Section 29 of the Pennsylvania Constitution of 1776 states "Excessive bail shall not be exacted for bailable offenses."
The Eighth Amendment in the US Federal Bill of Rights is derived from the Virginia Constitution, "Excessive bail shall not be required...", in regards to which Mr. Livermore commented, "The clause seems to have no meaning to it, I do not think it necessary. What is meant by the term excessive bail...?!"
The Eighth Amendment, to the Constitution, like the English Habeas Corpus Act of 1678, requires that a suspect "be informed of the nature and cause of the accusation" and thus enabling a suspect to demand bail if accused of a bailable offense.
The Judiciary Act of 1789
In 1789, the same year that the Bill of rights were introduced, Congress passed the Judiciary Act. This specified which types of crimes were bailable and set bounds on the discretion of a judge in setting bail. The Act states that all noncapital offenses are bailable and that in capital cases the decision to detain a suspect, prior to trial, was to be left to the judge.
The Judiciary Arct states, "Upon all arrests in criminal cases, bail shall be admitted, except where punishment may be by death, in which cases it shall not be admitted but by the supreme or a circuit court, or by a justice of the supreme court, or a judge of a district court, who shall exercise their discretion therein."
Bail law in the United States remained relatively unchanged from 1789 until 1966. In 1966, the U.S. Congress passed the Bail Reform Act, which was designed to allow for the release of defendants with as small a financial burden as possible. Before signing the act, President Lyndon B. Johnson gave a speech that contained stunning examples of how the bail system had hurt people in the past. Here’s one particularly disturbing example: “A man spent two months in jail before being acquitted. In that period, he lost his job, he lost his car, he lost his family -- it was split up. He did not find another job, following that, for four months” [ref]. Other anecdotes related similar stories: poor people spending months in jail only to later have the charges dropped; others forced to sit in jail, unable to work, only to be found innocent of all charges. In short, the bail system was biased against the poor and filling jails with people who should be out on bail.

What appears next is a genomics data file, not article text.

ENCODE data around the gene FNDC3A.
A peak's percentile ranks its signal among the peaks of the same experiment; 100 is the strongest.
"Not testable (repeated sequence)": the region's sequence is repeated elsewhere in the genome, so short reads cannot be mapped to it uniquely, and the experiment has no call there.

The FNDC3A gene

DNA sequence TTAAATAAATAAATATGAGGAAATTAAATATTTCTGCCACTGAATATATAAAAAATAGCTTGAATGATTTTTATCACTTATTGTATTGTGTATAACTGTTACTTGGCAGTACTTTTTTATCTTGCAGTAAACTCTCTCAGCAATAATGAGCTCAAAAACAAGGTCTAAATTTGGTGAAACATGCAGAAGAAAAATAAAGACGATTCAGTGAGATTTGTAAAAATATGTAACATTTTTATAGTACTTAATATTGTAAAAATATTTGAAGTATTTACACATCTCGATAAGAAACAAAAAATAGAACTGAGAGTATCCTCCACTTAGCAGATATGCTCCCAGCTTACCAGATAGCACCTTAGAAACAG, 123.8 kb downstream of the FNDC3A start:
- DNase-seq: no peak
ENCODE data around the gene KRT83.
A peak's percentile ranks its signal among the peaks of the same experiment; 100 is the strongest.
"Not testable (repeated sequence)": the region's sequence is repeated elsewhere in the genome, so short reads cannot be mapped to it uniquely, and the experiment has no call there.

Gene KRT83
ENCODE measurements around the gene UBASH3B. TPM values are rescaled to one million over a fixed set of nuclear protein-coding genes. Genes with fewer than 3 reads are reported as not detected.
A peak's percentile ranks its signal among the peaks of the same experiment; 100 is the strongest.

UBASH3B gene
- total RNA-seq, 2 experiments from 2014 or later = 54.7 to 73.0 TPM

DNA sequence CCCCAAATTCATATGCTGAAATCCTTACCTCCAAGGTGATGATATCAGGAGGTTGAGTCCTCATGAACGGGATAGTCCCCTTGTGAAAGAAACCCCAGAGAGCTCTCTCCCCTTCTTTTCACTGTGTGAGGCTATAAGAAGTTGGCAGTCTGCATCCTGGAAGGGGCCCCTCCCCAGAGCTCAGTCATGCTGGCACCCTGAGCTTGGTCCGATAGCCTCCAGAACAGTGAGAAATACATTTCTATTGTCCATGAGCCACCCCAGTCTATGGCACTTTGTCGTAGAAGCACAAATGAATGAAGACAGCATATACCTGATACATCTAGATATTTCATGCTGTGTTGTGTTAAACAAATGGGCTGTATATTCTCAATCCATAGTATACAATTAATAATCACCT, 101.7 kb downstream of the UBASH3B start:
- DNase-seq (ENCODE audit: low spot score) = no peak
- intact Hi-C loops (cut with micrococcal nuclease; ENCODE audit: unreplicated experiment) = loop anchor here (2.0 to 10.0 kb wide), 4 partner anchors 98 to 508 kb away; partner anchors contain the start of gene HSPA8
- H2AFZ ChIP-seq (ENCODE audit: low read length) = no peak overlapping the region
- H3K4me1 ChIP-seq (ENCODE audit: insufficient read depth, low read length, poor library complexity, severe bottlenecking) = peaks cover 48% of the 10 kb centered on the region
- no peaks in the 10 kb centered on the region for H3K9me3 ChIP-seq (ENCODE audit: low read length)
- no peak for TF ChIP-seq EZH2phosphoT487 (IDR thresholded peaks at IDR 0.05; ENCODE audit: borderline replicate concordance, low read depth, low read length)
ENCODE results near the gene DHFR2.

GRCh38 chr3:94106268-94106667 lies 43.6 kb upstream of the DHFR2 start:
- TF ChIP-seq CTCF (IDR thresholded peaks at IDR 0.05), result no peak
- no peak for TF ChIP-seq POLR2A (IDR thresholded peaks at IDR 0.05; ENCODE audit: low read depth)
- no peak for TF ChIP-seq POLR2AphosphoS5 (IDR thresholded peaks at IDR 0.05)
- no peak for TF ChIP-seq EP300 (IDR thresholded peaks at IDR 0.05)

The 1966 Act was particularly criticized within the District of Columbia, where all crimes formerly fell under Federal bail law. In a number of instances, persons accused of violent crimes committed additional crimes when released on their personal recognizance. These individuals were often released yet again.
The Judicial Council committee recommended that, even in non-capital cases, a person's dangerousness should be be considered in determining conditions for release. The District of Columbia Court Reform and Criminal Procedure Act of 1970 allowed judges to consider dangerousness and risk of flight when setting bail in non-capital cases.
The next major revision to U.S. bail law came with the Bail Reform Act of 1984, which replaced its 1966 predecessor. While the previous Reform Act had helped to overturn discrimination against the poor, it had left open a serious loophole that allowed many dangerous suspects to receive bail as long as they didn’t appear to be flight risks. This new law stated that defendants should be held until trial if they’re judged dangerous to the community. The law also established new categories of who could be held without bail -- mostly those charged with very serious crimes, repeat offenders, the potentially dangerous and anyone who might be a flight risk. And finally, the act stated that those who were eligible for bail had to have a bail hearing.